Complex numbers, as the wave function, model possibility. First, of all the types of numbers, one wants one of the division algebras– because a possibility can always be removed from play, which we model as division.

    A numerical product of possibilities is the logical ANDing of those possibilities.

    One doesn’t want real numbers to model possibility, because they relate by the greater than/less than relation. But possibilities are not like that– something either IS a possibility or IS NOT a possibility. Greater than/less than relations one may leave for probabilities.

    Further, one wants the product of possibilities (the logical ANDing) to commute– we don’t care which one comes first in the statement. Of all the division algebras (real, complex, quaternion, octonion) that leaves only the complex numbers standing.

    The product of the complex valued wave function at a possibility with its conjugate models ‘there is the possibility of the physical extension being at X AND the impossibility of a physical extension occurring anywhere else.’

    I have to say it like that because in the nonStandardFuture, only possibilities exist– not yet the particle.

    particle = (physicalExtension, particle), zipped to the above equation for proper time.

    So Psi Psi* = P per possibility, the Born rule.

    Now I wonder how all this might relate to your work! I will read…

    1. Thanks, I’m not familiar with Robinson’s formulation, but it does sound like a natural mathematical language for quantum possibility. Also, of course when you read my work, you’l see that I take the “NonStandardFuture/Past” as essentially describing the future and past in our world.

      1. Yes, I only can suspect I’m familiar enough with Robinson’s nonstandard analysis to get me up to —properTime = (monad, properTime)—and—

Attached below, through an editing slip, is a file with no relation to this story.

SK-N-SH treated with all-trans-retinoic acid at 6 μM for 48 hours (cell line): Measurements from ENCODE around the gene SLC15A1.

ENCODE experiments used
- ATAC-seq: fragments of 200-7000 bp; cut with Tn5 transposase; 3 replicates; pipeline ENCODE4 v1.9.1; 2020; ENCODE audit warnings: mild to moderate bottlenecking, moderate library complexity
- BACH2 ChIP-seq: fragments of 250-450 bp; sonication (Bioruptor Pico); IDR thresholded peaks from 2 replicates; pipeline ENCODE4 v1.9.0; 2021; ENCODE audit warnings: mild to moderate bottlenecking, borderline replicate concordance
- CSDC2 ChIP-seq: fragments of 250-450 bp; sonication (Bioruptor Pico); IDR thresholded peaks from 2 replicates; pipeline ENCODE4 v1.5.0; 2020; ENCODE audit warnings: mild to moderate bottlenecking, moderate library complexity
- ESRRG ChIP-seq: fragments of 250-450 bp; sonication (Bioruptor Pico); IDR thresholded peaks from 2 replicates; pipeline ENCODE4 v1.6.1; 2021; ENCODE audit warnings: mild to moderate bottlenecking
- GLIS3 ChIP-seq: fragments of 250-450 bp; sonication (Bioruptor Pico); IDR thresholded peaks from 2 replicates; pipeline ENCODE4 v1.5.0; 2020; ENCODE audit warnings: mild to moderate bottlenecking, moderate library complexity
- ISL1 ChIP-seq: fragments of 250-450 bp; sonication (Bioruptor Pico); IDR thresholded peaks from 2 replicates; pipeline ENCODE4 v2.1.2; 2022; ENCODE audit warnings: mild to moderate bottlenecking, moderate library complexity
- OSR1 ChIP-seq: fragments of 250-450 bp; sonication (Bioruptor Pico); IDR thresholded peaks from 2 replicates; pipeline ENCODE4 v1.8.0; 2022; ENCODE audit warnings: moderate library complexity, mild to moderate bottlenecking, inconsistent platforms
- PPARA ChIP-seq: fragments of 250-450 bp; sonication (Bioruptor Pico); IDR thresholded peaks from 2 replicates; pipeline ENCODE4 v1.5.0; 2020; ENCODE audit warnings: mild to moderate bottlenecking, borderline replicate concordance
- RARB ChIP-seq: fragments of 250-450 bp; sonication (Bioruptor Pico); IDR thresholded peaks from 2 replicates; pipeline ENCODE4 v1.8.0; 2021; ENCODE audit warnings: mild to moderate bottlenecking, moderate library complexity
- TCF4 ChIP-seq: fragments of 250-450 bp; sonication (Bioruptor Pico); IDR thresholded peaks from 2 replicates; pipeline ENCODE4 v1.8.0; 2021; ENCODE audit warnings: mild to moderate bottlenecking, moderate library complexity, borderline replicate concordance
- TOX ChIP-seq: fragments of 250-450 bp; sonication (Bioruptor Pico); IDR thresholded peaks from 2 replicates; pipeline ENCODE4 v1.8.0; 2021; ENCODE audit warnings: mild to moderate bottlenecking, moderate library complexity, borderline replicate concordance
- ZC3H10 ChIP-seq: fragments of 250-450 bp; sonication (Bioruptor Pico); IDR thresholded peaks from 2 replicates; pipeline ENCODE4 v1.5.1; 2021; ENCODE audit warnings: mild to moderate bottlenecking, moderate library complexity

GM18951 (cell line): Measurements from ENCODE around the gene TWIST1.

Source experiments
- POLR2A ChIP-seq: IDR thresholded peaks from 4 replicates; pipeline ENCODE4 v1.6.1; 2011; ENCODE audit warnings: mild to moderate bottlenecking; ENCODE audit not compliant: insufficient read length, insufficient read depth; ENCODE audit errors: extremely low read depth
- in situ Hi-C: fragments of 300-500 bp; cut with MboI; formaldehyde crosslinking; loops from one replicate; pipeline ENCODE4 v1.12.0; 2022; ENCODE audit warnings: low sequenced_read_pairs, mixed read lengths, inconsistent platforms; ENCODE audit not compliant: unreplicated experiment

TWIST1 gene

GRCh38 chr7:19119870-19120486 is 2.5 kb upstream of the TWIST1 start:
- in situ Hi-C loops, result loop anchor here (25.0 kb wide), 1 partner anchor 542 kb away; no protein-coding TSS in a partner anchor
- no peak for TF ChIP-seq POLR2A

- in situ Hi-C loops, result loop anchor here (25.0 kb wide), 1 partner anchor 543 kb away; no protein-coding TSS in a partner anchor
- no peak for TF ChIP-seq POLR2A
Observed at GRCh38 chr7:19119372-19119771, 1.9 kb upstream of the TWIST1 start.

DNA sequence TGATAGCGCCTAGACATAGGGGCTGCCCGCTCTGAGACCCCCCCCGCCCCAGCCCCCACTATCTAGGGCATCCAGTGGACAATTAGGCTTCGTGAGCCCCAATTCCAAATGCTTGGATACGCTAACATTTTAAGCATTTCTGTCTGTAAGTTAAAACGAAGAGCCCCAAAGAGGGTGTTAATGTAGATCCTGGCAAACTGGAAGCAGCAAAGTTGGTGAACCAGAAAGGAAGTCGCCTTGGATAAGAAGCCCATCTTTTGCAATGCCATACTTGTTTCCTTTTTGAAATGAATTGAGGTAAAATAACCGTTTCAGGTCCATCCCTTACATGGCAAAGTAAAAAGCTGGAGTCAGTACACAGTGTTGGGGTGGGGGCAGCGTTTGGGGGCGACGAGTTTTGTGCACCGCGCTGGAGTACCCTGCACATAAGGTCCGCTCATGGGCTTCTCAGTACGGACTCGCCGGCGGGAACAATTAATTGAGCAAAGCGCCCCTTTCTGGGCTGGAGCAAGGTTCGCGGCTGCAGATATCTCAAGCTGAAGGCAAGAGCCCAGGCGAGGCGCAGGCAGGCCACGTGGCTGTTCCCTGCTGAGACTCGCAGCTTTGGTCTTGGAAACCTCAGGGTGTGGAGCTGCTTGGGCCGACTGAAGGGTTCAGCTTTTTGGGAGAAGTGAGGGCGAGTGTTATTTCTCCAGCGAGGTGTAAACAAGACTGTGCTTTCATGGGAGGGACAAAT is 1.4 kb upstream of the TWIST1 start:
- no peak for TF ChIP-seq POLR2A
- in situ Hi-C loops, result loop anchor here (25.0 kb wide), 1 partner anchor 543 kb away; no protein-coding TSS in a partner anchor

particle = (physicalExtension, particle).

        I would need to be quite solid to get to–

        monad = (nonstdMonad, standardNow)

        {from ‘standardNow’ as in previous post]

        As well as to the stream of such pairs.

        Barwise fell under the spell of Robinson’s nonstandard analysis when they were colleagues together at Yale, both of them through logic and language. For me it goes all the way back to Euler. C. Tuckey in ‘Nonstandard methods in the calculus of variations’ shows how Euler came up the Euler-Lagrange equations by doing his mathematical experiments microscopically rather than macroscopically– thus he managed to avoid all that mind-bending stuff about finding the extremum for an integral. But Euler didn’t have Robinson’s nonstandard analysis. So he did his experiments by instead, using words like ‘infinitely close.’ Of course, in standard analysis there is no such technical term as ‘infinitely close.’ It’s a term from a different language. Robinson found that language, then wrote about Leibniz in his introduction to his book on Nonstandard Analysis; Liebniz who had first coined the term ‘monad’, and from whom Robinson was now re-habilitating the term in a new, formally rigourous, model-theoretic number language. Barwise knew that stuff backwards and forwards, and became inspired to generalize it to every mathematical language, every computer language, every diagram, every human language, every animal language, and every language of a every story in literature– spoken as well as written. With all this in front of him, Barwise after decades finally found the key Identity (think ‘equation’) in logical language about what’s between languages, and he called it ‘the infomorphism.’ Robinson had created an infomorphism from the language of standard analysis to the language of nonstandard analysis. The key to calculus is that only at the last syntactical step do you have to translate back into standard analysis from nonstandard analysis. Think of integrating something. Before, you have terms like ‘dx’ in the logical language. After integrating, you drop that language and find yourself back speaking to people in the language of real numbers, and ‘standard analysis.’ It was this magical transition that captivated Barwise. Just as the nonstandard numbers support the meaning of terms like ‘dx’; so do the nonstandardFutures in the stream support the meaning of terms like ‘possibility.’ The Born infomorphism, which is additional information theoretic structure added to the Born Rule, supports logical language translated into ‘information from the nonStandardFuture is repeatedly transmitted into the nonStandardPast;’ as much as every choice among possibilities in a game is transmitted via an information channel onto the scoreboard. The Born infomorphism involves an information channel from the nonStandardFuture into the nonStandardPast. I tried to write as best I could about this in those papers I posted on FQXI. Clear as mud probably…